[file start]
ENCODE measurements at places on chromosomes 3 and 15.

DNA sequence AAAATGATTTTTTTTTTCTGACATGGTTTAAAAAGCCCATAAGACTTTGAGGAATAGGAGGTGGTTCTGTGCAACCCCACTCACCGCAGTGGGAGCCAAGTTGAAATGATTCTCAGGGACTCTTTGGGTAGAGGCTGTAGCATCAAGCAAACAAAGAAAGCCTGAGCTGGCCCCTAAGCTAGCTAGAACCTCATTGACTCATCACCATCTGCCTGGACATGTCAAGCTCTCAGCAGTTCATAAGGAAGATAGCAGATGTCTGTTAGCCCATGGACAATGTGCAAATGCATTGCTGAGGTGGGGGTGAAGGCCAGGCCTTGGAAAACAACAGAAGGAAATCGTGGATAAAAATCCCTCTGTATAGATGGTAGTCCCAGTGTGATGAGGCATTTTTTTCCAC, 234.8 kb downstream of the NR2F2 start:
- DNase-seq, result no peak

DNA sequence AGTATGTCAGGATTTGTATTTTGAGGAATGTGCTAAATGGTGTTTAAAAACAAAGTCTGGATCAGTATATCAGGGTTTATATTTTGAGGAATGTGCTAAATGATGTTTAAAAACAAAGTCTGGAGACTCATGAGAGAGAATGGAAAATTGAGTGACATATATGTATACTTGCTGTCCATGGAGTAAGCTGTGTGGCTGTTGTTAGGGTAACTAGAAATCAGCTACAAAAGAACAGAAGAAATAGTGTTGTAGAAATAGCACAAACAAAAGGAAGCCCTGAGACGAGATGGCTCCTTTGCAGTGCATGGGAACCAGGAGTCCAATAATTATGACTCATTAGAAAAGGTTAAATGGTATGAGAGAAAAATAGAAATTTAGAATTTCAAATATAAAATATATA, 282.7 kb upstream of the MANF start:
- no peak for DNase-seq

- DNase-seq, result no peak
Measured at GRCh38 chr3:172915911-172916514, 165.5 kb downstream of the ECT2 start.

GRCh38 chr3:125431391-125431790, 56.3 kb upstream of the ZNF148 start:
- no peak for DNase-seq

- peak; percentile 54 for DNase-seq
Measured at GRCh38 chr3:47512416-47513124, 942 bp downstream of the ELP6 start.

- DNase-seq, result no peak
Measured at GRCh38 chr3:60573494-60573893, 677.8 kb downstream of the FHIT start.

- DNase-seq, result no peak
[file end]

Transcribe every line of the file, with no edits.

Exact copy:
ENCODE measurements at places on chromosomes 3 and 15.

DNA sequence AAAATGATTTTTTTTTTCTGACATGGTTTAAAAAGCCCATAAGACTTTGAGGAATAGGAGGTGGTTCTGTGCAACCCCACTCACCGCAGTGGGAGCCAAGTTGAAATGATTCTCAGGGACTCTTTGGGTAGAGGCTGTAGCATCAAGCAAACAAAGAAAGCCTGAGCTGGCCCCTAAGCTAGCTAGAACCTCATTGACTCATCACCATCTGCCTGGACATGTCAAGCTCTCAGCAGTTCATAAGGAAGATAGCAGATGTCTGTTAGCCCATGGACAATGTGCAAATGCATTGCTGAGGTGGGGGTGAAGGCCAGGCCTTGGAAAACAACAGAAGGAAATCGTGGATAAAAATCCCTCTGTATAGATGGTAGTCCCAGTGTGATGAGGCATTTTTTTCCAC, 234.8 kb downstream of the NR2F2 start:
- DNase-seq, result no peak

DNA sequence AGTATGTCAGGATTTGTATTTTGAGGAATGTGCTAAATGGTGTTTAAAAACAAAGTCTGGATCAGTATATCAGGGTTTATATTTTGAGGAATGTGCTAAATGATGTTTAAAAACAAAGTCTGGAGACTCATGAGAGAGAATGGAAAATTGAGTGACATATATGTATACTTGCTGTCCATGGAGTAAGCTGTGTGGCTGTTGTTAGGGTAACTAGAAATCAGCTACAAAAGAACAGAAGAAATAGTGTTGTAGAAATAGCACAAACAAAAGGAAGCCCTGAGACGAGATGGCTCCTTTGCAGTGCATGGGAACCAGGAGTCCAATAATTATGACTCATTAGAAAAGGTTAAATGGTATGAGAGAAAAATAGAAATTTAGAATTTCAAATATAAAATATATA, 282.7 kb upstream of the MANF start:
- no peak for DNase-seq

- DNase-seq, result no peak
Measured at GRCh38 chr3:172915911-172916514, 165.5 kb downstream of the ECT2 start.

GRCh38 chr3:125431391-125431790, 56.3 kb upstream of the ZNF148 start:
- no peak for DNase-seq

- peak; percentile 54 for DNase-seq
Measured at GRCh38 chr3:47512416-47513124, 942 bp downstream of the ELP6 start.

- DNase-seq, result no peak
Measured at GRCh38 chr3:60573494-60573893, 677.8 kb downstream of the FHIT start.

- DNase-seq, result no peak